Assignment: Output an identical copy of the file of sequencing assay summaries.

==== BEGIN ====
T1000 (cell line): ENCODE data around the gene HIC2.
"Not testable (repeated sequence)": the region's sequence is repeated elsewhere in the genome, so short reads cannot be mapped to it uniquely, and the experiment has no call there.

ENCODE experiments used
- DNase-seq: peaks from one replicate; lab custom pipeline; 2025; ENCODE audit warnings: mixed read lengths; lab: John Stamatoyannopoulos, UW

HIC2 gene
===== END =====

T1000 (cell line): ENCODE data around the gene HIC2.
"Not testable (repeated sequence)": the region's sequence is repeated elsewhere in the genome, so short reads cannot be mapped to it uniquely, and the experiment has no call there.

ENCODE experiments used
- DNase-seq: peaks from one replicate; lab custom pipeline; 2025; ENCODE audit warnings: mixed read lengths; lab: John Stamatoyannopoulos, UW

HIC2 gene